What marketers can learn from a group of moms leading vaccine discourse on Facebook

Vaccine Talk, a private Facebook group where pro-vaccine and vaccine-hesitant people have evidence-based discussions, is a rare example of civil and productive online discourse between groups who have differing views on COVID-19 vaccines, according to an Aug. 24 Washington Post report.

Kate Bilowitz, an Oakland, Calif.-based mother who works for a real estate company, went to Facebook for information on childhood vaccinations in 2015 after she gave birth. She joined a group run by anti-vaccine moderators, and they ended up kicking her out. After that experience, she and some other mothers formed Vaccine Talk, vowing to create a vaccine discourse group focused on evidence-based information.

"The most important rule was 'civility.' There are some groups online where people just yell at each other. We wanted to just be able to talk to one another without it getting that way," Ms. Bilowitz said.

Every person seeking to join Vaccine Talk must be approved by an administrator, and they must commit to the group's code of conduct. The rules prohibit members from giving medical advice, misrepresenting themselves and harassing other users. Members must also be ready to provide citations within 24 hours for any claim they make.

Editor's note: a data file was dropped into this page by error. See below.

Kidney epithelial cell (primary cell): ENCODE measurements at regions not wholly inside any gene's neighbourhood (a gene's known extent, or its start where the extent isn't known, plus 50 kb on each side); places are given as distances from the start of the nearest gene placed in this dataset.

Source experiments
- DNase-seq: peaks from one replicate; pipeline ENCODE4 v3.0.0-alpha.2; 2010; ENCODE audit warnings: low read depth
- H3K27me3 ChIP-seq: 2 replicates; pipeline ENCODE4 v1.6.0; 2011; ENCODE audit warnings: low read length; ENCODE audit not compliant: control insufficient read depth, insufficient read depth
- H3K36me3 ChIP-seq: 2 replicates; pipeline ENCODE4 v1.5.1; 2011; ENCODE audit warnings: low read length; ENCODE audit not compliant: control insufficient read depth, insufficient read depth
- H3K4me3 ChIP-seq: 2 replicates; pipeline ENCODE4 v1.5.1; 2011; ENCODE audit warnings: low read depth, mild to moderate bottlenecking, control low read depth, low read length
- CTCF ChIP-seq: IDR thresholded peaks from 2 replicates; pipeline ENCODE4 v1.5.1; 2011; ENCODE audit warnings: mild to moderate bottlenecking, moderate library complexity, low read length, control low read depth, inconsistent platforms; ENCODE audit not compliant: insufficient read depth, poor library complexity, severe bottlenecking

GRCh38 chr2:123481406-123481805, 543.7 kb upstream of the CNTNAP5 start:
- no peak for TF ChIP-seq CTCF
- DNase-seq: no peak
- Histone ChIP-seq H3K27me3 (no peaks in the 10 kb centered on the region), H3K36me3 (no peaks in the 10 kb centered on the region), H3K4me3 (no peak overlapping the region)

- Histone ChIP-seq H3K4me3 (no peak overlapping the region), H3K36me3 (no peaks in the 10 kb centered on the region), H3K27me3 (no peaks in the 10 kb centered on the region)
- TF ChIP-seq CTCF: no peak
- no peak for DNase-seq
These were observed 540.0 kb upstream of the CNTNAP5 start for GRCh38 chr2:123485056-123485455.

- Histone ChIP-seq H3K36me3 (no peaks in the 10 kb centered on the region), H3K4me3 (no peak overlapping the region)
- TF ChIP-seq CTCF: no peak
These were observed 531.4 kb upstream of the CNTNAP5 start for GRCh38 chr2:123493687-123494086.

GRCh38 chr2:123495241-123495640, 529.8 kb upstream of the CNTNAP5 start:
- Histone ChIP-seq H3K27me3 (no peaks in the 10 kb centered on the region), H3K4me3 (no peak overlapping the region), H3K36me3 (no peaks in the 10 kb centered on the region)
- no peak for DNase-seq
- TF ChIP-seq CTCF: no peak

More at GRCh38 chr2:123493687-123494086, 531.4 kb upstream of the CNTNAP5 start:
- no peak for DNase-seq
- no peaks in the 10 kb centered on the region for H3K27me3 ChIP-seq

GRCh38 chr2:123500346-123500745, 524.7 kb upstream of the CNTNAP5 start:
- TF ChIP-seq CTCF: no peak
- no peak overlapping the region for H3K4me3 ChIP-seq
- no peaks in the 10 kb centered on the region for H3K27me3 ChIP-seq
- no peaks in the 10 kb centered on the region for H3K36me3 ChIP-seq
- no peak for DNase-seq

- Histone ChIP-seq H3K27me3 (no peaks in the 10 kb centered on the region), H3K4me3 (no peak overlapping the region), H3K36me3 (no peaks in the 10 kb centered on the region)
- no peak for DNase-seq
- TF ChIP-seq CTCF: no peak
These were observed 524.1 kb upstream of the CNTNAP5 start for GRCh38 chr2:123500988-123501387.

Vaccine Talk has about 70,000 members, and it is patrolled by 25 moderators and administrators in six countries.

People who are unsure about whether to get vaccinated can be persuaded by learning about others' experiences receiving their shot, according to a new study from Cambridge, Mass.-based Massachusetts Institute of Technology, which has yet to be peer-reviewed. 

A 2020 study from Washington, D.C.-based Georgetown University and Minneapolis-based University of Minnesota also shows that social media users who debunk misinformation with evidence-based information might not change the minds of the original poster but can influence other users who see the interaction.

"It feels a lot like Covid is something that is completely out of control and there is nothing we can do, like it’s this out-of-control wildfire, and I’m just one person with a little hose," Ms. Bilowitz said. "But when people reach out to us, it feels like it’s making a little bit of a difference."


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